1

I currently have a VPS with 1&1, running a number of Spring Boot, Node and PHP services, and have had zero problems with the service at all - until I hit the 500,000 inodes limit last night. I am hosting a large number of map tile images, and associated meta data files, and I'm looking in the region of around 1.2 million files initially.

I have contacted them with regards to expanding the 500k limit, which shouldn't be impossible since the actual size of the data on file so far is barely 4Gb, but in the event of things not working out with this particular provider, what are my options?

Is 500,000 a typical inode limit? Are there any providers that have much higher limits? Any other suggestions for hosting such a service?

migrated from superuser.com May 6 '17 at 16:21

This question came from our site for computer enthusiasts and power users.

  • Note that asking for providers (or services in general) is off-topic here. Asking for a technical solution to improve the situation on your current host might work, though. – unor May 7 '17 at 17:05
  • 2
    Which filesystem this limitation was reached on? ext4, other? – A. Loiseau May 8 '17 at 8:15
1

Have you thought on creating a file system inside a file?

you can create a file, mount it and have all your files served from there. see details here

  • Since the number of possible inodes is defined when the filesystem is created, this may be a valid option. Additionally you'll be able to choose a filesystem that is more suited to dealing with lots of small(er) files, although going through a loop mount and dealing with the parent filesystem may negate this potential benefit... – ivanivan May 6 '17 at 19:39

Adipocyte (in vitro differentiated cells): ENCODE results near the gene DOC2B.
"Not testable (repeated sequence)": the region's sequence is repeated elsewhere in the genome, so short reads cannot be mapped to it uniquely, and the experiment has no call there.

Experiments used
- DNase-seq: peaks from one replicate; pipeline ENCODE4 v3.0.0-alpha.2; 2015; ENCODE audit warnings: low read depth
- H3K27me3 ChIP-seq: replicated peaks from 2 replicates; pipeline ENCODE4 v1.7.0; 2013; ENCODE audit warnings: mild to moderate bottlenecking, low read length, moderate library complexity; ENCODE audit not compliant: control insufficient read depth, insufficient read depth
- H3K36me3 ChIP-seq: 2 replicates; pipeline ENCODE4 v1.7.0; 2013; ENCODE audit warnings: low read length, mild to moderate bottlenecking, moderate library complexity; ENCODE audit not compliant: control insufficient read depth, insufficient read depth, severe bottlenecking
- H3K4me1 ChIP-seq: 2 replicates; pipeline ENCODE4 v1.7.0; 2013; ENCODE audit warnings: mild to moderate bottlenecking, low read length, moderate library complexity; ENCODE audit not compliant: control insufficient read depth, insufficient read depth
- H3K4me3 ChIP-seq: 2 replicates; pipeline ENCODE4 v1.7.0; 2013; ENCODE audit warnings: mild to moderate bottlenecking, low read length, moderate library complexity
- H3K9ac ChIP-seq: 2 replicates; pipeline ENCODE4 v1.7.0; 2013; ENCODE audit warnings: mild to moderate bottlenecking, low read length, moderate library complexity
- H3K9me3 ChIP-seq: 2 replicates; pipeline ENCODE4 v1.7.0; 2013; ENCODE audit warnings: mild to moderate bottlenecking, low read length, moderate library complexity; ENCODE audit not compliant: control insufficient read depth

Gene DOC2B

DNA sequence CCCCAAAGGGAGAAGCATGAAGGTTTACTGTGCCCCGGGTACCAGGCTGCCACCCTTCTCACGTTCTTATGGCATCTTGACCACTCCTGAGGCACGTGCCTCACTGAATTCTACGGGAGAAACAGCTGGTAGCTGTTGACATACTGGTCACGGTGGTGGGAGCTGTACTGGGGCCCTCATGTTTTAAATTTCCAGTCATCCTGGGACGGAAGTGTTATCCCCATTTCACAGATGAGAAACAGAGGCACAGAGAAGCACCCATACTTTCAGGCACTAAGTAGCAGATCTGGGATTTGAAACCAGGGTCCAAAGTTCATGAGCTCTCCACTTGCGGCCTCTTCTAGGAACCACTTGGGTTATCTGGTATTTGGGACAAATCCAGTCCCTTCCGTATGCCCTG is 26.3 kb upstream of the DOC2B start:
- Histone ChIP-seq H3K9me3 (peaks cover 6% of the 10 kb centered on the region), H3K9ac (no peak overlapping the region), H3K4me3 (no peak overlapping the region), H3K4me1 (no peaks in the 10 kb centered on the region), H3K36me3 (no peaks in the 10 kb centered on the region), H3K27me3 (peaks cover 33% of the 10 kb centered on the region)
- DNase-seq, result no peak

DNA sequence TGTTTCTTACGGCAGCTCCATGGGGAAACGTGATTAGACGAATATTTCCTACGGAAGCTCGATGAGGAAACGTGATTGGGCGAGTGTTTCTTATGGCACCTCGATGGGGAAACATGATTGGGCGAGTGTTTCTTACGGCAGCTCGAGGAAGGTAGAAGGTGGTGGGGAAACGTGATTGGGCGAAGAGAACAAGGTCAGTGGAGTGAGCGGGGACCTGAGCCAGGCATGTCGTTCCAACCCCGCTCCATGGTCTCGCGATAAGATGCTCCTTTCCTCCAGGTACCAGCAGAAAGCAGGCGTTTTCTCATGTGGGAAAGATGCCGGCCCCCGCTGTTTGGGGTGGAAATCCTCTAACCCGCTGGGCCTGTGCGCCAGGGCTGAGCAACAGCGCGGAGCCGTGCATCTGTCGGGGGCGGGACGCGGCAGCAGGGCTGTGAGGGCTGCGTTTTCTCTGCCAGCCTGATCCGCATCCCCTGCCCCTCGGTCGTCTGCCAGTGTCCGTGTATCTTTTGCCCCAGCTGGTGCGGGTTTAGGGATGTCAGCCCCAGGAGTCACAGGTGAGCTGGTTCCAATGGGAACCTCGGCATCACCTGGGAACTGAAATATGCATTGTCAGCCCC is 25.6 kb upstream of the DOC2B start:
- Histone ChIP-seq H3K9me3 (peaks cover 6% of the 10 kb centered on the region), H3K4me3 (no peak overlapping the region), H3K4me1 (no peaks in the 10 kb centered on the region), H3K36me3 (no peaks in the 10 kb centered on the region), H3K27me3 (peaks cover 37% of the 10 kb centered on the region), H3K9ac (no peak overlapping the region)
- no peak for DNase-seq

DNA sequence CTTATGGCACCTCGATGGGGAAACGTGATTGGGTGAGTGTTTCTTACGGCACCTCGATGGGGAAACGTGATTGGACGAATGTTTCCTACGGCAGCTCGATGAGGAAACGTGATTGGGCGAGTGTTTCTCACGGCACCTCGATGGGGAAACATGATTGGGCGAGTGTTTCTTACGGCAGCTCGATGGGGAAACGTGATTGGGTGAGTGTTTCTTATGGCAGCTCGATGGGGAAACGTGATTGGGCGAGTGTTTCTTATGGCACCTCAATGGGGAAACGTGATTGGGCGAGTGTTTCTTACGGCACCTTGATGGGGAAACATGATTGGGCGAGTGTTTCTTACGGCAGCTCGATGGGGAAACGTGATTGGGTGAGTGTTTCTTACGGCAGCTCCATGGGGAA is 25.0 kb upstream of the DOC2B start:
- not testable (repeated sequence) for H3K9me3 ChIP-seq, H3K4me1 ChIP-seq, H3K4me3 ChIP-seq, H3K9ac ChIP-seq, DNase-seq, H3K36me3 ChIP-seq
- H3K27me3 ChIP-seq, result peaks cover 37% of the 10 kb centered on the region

• berserck, please recommend the tools/steps to use to set this up. Also, please mention if there are drawbacks. – Nicolas Raoul May 9 '17 at 3:53
  • NicolasRaoul Please read the link in my post, it has all the steps to create a filesystem inside a file. – berserck May 9 '17 at 7:26
1

To answer the question "Are there any providers that have much higher limits?":

You are using a Virtual Private Server. The entire system is in your hands, only the hardware is in your provider hands. Hence your issue is only related to the software configuration you set-up (or the default one you left as is), not related to the VPS provider.

Inode limitation

In most filesystems, inode count limitation comes from the formating process and can not be upgraded later (except by reformating the partition).

When you use mkfs.ext4 to format a partition, you can explicit inodes ratio (-i bytes-per-inode) or directly inode count (-N xxx). The defaults comes from the configuration file /etc/mke2fs.conf (inode_ratio = 16384 except if you specify profiles big or huge with mkfs argument -T).

The default ratio of 16384 bytes-per-inode leads to 524288 inodes max on a 8GB partition.

This limitation is difficult to upgrade

From mkfs.ext4 :

Be warned that it is not possible to change this ratio on a filesystem after it is created, so be careful deciding the correct value for this parameter. Note that resizing a filesystem changes the numer of inodes to maintain this ratio.

I see three possibilities:

  1. Backup you data (and have a cup of tee..), format your partition with more inodes and copy back your data.

  2. As suggested by @berserck you can create a loopback partition in a file. This is less efficient and increase disk segmentation but it works. Don't forget to have it auto-mounted on boot.

  3. If you have free disk space after you partition, or if you can have some by extending your storage somehow, then you can resize your partition which will lineary increase the inode count.

Your Answer

By clicking “Post Your Answer”, you agree to our terms of service, privacy policy and cookie policy

Not the answer you're looking for? Browse other questions tagged or ask your own question.